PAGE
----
A year after the eruption of the 2011 social protest in Israel, and just before the 2013 election campaign, we — a small group of the protest leaders — decided to embark on a cross-country journey to learn what had changed during the intervening months, and to find out how Israelis would like the protest movement to expand and remain active.
We traveled from Eilat to Safed. We met high school and yeshiva students; we passed through retirement homes; we visited kibbutzim that were successful in preserving their communal character and kibbutzim that were not; we spoke with Arab students and with ultra-Orthodox Jewish teachers, and we asked everyone the same question: Should the social protest movement find a way into institutional politics?
The responses were divided by age. Over 35, everyone answered, unequivocally, yes. Under 35, the majority of the responses were “Absolutely not.”
Israeli youth, like many young people all over the world, do not believe in politics. They don’t believe in politics because shortly after their mandatory army service during which they commit two or three years of their life to serve the society and the state, they feel abandoned by that society and state.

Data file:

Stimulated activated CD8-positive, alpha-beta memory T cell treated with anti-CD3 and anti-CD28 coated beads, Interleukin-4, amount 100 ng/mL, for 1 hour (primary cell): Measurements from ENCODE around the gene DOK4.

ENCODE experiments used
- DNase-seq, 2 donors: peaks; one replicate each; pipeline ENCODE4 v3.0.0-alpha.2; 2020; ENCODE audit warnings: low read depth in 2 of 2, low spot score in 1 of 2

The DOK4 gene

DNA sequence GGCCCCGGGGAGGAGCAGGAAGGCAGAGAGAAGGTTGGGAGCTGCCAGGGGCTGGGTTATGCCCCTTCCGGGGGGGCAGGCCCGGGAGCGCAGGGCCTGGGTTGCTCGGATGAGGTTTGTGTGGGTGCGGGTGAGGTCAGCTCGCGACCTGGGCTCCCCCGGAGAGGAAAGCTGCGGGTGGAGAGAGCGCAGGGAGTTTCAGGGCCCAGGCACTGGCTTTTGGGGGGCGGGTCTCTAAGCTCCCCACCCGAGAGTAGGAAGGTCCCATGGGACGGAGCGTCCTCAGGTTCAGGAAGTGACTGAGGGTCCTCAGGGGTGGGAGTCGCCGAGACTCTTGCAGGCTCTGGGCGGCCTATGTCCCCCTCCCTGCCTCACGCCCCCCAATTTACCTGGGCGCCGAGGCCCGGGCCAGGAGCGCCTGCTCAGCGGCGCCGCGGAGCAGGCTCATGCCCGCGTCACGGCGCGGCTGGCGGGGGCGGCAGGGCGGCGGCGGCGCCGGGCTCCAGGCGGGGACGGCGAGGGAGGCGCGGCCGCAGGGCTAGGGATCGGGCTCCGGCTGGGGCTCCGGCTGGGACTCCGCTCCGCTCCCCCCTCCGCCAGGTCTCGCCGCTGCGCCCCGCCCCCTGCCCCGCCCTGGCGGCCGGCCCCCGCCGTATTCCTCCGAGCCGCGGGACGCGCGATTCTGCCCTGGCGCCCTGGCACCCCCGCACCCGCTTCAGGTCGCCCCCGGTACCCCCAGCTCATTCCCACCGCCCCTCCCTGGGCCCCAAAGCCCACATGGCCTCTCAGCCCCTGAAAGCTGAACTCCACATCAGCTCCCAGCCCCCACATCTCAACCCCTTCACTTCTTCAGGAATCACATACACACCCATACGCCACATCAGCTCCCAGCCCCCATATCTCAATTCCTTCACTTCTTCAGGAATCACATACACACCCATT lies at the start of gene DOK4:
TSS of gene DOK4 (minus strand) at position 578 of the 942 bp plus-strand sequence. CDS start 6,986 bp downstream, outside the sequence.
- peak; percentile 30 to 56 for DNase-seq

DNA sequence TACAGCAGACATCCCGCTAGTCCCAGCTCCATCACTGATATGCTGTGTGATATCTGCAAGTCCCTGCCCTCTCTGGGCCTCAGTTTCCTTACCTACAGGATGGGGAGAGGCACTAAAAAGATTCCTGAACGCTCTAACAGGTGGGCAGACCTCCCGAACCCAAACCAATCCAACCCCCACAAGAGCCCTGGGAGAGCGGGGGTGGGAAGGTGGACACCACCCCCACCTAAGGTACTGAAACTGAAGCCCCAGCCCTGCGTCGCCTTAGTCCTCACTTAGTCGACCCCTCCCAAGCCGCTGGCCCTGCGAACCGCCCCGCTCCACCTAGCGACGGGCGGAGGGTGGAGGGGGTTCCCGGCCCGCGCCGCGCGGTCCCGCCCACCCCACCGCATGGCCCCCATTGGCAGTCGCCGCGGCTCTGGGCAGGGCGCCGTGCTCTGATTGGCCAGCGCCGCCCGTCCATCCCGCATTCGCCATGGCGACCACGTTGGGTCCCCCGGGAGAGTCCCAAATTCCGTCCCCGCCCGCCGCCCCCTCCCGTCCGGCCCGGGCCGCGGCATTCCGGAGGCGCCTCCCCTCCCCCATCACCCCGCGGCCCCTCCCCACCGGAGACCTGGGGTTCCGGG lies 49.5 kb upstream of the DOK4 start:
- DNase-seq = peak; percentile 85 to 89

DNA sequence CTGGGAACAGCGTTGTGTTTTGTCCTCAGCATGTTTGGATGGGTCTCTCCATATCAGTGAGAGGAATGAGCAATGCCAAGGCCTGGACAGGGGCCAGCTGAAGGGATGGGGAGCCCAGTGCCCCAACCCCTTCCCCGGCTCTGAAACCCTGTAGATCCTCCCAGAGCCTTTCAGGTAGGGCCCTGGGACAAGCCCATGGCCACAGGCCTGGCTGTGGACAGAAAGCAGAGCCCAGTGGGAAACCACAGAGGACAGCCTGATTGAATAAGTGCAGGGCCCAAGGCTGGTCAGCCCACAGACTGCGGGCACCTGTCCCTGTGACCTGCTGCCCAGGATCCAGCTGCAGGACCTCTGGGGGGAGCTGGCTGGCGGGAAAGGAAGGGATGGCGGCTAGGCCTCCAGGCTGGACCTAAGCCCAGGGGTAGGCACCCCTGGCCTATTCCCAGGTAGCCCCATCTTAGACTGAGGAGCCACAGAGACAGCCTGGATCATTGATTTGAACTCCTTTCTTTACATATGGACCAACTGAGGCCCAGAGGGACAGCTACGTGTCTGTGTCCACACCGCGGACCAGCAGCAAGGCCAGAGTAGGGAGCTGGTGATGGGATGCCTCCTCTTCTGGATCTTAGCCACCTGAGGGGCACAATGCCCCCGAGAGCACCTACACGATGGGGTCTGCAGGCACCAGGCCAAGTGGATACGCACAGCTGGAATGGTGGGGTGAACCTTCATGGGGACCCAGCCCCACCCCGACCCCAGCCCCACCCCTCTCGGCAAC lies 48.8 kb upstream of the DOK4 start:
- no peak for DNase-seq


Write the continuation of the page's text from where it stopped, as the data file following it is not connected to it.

The available role models for these young people never looked less impressive. A former president serving a jail sentence, a former prime minister and minister of foreign affairs with ongoing trials, and a large number of civil servants accused of sexual offenses, corruption or plain opportunism. The basic contract between the state and its citizens was so utterly shattered that in many places these youth decided that their form of protest will simply be not to participate.
When I decided to run for office, I dreamed of being a bridge between the thousands who shouted “The people demand social justice” and politicians, budgets and compromises. After a rather odd election campaign, we may not have the Knesset for which we prayed, but on the bright side it does include almost 50 new politicians, many of whom came from social and educational enterprises.
I have the great honor of being one of many politicians who knows that if we do not make our politics cleaner, more transparent and more participatory, they will continue to drive away excellent talent and distance sane voters, and, with time, our governing class will become smaller and more corrupt.
If there is one element that binds the young people who have protested against governments all over the world in recent years, it is an embrace of technology. Unlike our parents, we learned freedom through our fingers.